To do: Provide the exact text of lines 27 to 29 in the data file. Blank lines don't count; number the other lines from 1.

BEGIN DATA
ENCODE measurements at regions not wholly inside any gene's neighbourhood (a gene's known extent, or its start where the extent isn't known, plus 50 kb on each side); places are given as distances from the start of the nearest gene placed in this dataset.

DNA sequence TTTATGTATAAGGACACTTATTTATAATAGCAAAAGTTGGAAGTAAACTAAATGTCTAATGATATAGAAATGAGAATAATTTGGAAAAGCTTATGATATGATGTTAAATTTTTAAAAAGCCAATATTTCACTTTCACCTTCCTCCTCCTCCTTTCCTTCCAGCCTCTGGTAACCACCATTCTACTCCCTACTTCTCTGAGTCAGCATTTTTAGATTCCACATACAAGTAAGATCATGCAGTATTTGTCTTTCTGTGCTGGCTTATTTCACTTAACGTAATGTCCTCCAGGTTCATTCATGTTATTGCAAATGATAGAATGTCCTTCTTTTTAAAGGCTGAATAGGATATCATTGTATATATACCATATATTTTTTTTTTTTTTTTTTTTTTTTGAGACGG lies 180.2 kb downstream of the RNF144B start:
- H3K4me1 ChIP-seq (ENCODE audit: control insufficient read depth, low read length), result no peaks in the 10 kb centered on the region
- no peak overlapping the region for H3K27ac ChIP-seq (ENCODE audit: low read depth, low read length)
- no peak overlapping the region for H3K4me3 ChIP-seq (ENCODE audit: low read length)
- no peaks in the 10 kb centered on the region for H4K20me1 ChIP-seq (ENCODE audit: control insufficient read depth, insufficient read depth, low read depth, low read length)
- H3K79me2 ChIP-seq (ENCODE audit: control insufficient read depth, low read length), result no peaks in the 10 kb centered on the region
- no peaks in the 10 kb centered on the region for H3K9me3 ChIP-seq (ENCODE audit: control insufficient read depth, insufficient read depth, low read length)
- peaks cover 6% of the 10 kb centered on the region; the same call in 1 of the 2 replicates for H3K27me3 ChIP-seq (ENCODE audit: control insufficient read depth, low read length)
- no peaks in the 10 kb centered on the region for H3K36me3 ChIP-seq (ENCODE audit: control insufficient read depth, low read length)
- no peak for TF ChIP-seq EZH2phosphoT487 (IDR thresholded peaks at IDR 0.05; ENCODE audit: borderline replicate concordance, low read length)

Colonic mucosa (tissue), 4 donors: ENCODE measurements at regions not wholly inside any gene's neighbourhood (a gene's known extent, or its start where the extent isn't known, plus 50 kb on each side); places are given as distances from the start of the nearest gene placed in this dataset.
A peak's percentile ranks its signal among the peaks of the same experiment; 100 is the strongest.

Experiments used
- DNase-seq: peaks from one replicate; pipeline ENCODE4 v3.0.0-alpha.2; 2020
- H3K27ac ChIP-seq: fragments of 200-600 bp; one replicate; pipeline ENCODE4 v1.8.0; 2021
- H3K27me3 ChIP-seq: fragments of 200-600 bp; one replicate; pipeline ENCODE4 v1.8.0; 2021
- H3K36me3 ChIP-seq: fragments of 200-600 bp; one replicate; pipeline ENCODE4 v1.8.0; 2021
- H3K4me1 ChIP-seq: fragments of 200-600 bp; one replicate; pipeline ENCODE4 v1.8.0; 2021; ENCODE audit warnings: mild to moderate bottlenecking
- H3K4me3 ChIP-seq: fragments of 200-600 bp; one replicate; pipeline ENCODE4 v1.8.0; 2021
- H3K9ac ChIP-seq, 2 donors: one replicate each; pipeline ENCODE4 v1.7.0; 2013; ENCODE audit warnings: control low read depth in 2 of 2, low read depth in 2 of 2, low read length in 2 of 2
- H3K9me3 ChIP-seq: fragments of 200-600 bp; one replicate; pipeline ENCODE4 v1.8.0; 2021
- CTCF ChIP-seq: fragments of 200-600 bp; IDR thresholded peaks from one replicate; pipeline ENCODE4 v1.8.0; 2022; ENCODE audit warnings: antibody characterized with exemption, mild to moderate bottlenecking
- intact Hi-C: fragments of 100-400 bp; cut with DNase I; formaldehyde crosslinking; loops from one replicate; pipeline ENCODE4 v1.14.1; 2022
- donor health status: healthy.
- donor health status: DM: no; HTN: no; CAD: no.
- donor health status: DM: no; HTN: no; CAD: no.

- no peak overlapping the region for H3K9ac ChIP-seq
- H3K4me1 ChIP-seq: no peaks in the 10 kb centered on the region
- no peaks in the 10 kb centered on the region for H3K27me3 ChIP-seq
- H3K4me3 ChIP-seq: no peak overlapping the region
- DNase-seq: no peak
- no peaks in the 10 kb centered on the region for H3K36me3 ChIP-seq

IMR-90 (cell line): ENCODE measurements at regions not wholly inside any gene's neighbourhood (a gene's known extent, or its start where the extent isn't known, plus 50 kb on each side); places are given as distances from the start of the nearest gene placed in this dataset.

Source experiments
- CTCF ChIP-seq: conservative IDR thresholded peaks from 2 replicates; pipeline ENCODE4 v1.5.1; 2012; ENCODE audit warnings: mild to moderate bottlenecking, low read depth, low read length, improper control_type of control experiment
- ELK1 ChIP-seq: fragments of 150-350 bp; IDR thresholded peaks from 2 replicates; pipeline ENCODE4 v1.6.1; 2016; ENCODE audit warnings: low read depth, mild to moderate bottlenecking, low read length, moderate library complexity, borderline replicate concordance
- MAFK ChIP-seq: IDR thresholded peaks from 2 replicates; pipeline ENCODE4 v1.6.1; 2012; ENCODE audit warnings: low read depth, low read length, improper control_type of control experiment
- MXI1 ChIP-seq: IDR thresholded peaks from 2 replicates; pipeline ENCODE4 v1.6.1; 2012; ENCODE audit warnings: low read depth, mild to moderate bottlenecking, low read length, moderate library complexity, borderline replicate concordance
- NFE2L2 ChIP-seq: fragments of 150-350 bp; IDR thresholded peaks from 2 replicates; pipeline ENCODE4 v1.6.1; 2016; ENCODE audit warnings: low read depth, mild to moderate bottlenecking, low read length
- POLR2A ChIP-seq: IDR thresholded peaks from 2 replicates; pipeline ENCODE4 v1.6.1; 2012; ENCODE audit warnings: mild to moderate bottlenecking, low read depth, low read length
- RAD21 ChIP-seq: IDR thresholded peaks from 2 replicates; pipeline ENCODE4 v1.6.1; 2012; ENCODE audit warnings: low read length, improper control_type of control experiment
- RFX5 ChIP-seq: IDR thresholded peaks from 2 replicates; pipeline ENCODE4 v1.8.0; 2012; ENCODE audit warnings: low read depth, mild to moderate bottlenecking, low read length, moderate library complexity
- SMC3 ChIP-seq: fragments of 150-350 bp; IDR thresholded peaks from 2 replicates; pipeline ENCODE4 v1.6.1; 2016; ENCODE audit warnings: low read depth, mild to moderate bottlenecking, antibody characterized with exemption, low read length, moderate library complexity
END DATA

- donor health status: DM: no; HTN: no; CAD: no.

- no peak overlapping the region for H3K9ac ChIP-seq
- H3K4me1 ChIP-seq: no peaks in the 10 kb centered on the region